Instead of the original mono soundtrack we get a Cantonese Dolby Digital 5.1 remix, plus an alternative English dub also in surround. I listened to the former in full and sampled the latter.

    As a surround track this is a bit of a damp squib, as the soundstage is very much a frontal one. Some effects and music is directed to the rear channels. The LFE channel does not get much of a workout. Where I expected punches and kicks to have some low frequency support, the subwoofer remained silent. It did come to life a few times but mainly in support of the music.

    Dialogue, which is entirely dubbed, seems to be clear. The effects vary in quality from too loud to just about right, and some have that hollow mono sound to them. It appears that the soundtrack that Hong Kong Legends have provided has been augmented with new effects in this remix - that is, they added effects to the original soundtrack in order to make the surround mix more effective. This is something that Celestial have also done to many of their Shaw Brothers issues and is no different from tampering with the aspect ratio. Very disappointing that they should do this, but perhaps most viewers will not notice or care.

    The music score is unusual. While it sounds like most of it is stock music, some is overly dramatic while some is just plain dissonant. It seems to fit quite well with the film. Apparently it is not just the effects that have been "augmented". There is a song which has been added to the first scene in the tea house.

Audio Ratings Summary
Dialogue
Audio Sync
Clicks/Pops/Dropouts
Surround Channel Use
Subwoofer
Overall

Extras

Menu Animation & Audio

    The menu features some scenes from the movie with music that does not appear to be from the soundtrack.

Audio Commentary-Bey Logan (Hong Kong Cinema Expert)

    The usual enthusiastic and breathless commentary by Bey Logan, in which he imparts all sorts of information. Sometimes he trips over himself when identifying the actors and some stories remained unfinished. Of particular interest are his discussions of the historical background to the characters, some of whom were real people. He also explains why one of the bad guys makes a metallic sound when he is hit.

Theatrical Trailers (5:46)

    The usual pair of trailers, one being for the DVD release and one being an original Hong Kong trailer.

Featurette-Making Of-The Way Of The Warrior (45:35)

    An excellent documentary which goes into considerable detail about the production and also gives some background to Wing Chun. It features interviews with several of the cast and crew, but the interview with Sammo Hung appears to be a lot older than the rest. His English is not that good so it is hard to understand sometimes what he is trying to say. Bey Logan appears occasionally as a narrator and demonstrates his own martial arts skills. This extra is 16x9 enhanced and features forced subtitles for the Cantonese and Korean dialogue, with no subtitles for spoken English. The excepts from the movie have the English dub.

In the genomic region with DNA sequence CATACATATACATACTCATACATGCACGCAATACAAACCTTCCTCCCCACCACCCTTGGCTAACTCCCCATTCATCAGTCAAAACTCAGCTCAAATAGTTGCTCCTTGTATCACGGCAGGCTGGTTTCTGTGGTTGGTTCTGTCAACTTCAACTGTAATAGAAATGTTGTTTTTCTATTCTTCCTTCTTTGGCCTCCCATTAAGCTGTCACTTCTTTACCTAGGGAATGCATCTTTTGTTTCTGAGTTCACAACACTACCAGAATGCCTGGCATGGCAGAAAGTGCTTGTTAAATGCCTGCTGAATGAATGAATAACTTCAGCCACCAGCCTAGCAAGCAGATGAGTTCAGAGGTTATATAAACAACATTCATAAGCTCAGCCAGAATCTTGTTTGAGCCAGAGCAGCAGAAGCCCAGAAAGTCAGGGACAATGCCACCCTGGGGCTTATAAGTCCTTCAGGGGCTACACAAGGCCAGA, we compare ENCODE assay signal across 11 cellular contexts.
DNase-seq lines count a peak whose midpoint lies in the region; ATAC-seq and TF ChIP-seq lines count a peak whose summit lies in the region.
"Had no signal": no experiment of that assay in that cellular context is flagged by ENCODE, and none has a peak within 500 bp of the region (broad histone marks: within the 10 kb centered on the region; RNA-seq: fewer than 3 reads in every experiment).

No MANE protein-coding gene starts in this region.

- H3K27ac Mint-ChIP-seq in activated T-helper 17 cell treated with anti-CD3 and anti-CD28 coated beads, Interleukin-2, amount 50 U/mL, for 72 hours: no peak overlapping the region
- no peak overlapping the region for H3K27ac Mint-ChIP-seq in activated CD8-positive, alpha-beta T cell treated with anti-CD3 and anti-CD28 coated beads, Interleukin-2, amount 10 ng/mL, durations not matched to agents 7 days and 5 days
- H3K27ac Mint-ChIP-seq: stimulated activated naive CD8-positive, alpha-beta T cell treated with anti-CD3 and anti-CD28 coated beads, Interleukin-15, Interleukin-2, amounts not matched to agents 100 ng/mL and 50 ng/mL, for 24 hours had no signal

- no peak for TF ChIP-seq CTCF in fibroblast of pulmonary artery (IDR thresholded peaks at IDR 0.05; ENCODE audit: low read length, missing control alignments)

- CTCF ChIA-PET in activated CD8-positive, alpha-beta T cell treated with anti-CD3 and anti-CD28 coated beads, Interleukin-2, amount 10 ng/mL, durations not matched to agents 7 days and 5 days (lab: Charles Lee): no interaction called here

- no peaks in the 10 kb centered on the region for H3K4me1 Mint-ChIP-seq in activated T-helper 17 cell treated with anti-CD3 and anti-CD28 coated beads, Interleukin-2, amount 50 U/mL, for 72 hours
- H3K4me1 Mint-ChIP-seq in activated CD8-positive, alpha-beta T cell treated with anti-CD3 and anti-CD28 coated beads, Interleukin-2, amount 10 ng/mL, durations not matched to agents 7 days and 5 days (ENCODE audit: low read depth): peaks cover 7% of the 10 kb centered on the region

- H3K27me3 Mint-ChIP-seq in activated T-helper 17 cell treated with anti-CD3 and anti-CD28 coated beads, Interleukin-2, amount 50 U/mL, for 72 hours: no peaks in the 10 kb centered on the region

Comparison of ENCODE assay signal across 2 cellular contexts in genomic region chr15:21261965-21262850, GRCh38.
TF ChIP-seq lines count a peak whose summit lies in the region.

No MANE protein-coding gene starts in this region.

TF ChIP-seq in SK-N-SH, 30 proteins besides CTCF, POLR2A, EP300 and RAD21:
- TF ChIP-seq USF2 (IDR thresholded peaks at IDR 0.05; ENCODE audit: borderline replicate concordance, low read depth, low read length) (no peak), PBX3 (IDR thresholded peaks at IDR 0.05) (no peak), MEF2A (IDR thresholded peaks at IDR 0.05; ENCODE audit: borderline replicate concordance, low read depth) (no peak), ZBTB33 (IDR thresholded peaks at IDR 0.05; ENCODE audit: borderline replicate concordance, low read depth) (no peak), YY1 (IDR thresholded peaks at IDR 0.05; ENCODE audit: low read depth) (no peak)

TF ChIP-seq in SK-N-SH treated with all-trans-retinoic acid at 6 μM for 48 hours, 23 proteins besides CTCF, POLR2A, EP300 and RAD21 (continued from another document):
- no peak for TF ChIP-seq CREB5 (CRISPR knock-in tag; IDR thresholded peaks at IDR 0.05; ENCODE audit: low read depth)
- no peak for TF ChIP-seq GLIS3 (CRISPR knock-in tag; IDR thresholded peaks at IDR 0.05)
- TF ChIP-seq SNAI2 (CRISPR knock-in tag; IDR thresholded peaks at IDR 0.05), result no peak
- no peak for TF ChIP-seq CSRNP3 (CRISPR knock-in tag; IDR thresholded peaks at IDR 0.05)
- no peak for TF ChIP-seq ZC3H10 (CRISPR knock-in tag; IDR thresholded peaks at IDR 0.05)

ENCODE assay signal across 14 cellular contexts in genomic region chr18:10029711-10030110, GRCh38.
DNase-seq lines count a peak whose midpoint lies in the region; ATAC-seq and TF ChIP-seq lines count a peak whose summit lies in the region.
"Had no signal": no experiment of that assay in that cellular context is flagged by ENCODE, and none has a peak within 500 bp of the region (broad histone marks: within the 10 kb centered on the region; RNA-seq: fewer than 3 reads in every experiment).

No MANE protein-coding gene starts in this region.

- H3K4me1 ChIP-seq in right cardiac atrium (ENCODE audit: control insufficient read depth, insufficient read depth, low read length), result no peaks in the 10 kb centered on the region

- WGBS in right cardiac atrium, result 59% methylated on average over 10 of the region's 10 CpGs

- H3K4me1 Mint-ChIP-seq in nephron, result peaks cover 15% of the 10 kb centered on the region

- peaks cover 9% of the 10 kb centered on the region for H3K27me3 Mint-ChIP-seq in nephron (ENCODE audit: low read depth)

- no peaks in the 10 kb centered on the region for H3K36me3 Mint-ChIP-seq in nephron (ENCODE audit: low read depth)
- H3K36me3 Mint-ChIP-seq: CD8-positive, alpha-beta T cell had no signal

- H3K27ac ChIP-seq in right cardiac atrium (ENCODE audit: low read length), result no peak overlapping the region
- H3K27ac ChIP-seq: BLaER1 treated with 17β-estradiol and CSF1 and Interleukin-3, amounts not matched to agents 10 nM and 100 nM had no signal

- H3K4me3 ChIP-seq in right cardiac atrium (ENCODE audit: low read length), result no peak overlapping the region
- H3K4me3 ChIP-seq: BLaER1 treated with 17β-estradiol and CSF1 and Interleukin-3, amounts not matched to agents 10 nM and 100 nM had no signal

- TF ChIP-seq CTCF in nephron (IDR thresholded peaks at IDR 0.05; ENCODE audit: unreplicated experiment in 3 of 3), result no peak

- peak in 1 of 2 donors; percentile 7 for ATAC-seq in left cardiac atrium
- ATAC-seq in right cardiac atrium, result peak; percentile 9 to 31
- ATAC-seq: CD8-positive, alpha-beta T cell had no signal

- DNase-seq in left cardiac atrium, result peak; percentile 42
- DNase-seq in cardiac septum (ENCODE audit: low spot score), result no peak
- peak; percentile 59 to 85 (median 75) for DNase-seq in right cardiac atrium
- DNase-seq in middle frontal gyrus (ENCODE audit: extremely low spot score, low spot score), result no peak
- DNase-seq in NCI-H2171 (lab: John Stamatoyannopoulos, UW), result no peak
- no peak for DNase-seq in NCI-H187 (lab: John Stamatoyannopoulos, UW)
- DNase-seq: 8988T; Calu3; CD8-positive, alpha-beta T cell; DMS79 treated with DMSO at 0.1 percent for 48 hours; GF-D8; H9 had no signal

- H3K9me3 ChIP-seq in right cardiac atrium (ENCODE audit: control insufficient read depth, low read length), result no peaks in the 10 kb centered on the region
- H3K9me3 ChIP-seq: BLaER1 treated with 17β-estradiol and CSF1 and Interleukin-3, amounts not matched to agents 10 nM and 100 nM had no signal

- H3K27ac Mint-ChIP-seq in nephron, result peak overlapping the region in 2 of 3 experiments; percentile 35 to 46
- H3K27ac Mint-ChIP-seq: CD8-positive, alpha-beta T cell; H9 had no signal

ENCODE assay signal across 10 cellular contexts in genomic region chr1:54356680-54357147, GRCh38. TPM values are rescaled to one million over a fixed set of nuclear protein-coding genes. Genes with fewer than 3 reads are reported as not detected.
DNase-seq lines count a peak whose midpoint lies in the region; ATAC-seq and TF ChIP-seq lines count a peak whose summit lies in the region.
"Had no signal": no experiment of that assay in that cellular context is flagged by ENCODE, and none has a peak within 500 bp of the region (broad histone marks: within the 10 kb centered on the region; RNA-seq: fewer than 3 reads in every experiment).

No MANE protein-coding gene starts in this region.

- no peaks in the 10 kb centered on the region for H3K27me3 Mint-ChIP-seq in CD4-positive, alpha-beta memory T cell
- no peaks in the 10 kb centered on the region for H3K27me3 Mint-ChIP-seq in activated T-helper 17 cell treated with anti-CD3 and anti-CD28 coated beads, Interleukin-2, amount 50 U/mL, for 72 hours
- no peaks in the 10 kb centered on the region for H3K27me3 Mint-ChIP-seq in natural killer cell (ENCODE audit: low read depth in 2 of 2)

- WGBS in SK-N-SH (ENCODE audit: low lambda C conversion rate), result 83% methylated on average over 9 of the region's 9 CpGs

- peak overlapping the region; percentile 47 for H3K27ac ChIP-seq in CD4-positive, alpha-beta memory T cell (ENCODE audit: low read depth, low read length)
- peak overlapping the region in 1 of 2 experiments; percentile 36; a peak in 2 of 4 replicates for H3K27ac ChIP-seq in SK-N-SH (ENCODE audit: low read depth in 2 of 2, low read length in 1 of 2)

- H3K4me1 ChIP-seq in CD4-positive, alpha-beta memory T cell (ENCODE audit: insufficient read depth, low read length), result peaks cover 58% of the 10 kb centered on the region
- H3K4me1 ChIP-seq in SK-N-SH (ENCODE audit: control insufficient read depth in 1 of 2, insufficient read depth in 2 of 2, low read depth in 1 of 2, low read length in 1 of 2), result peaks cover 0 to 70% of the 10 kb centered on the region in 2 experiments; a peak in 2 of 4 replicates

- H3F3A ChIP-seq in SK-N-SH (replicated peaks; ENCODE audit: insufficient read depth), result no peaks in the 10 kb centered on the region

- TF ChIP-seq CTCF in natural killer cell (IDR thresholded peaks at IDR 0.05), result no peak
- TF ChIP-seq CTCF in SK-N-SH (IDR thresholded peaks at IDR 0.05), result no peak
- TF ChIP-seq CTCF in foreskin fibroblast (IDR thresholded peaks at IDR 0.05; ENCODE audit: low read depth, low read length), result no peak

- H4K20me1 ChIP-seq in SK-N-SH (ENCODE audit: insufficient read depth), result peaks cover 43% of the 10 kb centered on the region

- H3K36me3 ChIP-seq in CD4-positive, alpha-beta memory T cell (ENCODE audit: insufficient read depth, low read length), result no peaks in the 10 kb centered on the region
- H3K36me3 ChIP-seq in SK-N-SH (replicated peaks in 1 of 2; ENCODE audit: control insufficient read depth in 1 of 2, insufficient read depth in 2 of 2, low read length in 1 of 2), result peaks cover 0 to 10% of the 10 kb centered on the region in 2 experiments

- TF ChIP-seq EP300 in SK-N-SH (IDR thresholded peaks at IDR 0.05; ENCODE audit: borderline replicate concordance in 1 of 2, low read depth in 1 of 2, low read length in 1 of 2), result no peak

Trailers-Hong Kong Legends (8:29)

    Trailers and disc specifications for other Hong Kong Legends releases. The films are Iron-Fisted Monk, Eastern Condors, Flaming Brothers, Story of Ricky and Prodigal Son.

R4 vs R1

NOTE: To view non-R4 releases, your equipment needs to be multi-zone compatible and usually also NTSC compatible.

    The UK Region 2 release is the source of the Region 4 transfer.

    There is a French Region 2 release which has the original Cantonese mono track, but has no English subtitles. A Chinese all regions release has a mono Mandarin soundtrack but is not 16x9 enhanced. A Hong Kong Region 3 release has two mono soundtracks in Cantonese and Mandarin, but again is not 16x9 enhanced.

Summary

    A highly enjoyable martial arts film showing off the Wing Chun style to great effect.

    The video quality is problematic but acceptable.

    The audio quality is acceptable, but the changes to the original soundtrack are not.

    Not quite so many extras as on some releases from this company, but the quality makes up for the quantity.

Ratings (out of 5)

Video
Audio
Extras
Plot
Overall

© Philip Sawyer (Bio available.)
Wednesday, July 19, 2006
Review Equipment
DVDSony DVP-NS9100ES, using HDMI output
DisplaySony VPL-HS60 LCD Projector projected to 80" screen. Calibrated with Digital Video Essentials (PAL). This display device is 16x9 capable. This display device has a maximum native resolution of 720p.
Audio DecoderBuilt in to DVD Player, Dolby Digital and DTS. Calibrated with Ultimate DVD Platinum.
AmplificationSony TA-DA9000ES for surrounds, Elektra Reference power amp for mains
SpeakersMain: Tannoy Revolution R3; Centre: Tannoy Sensys DCC; Rear: Richter Harlequin; Subwoofer: Richter Thor Mk IV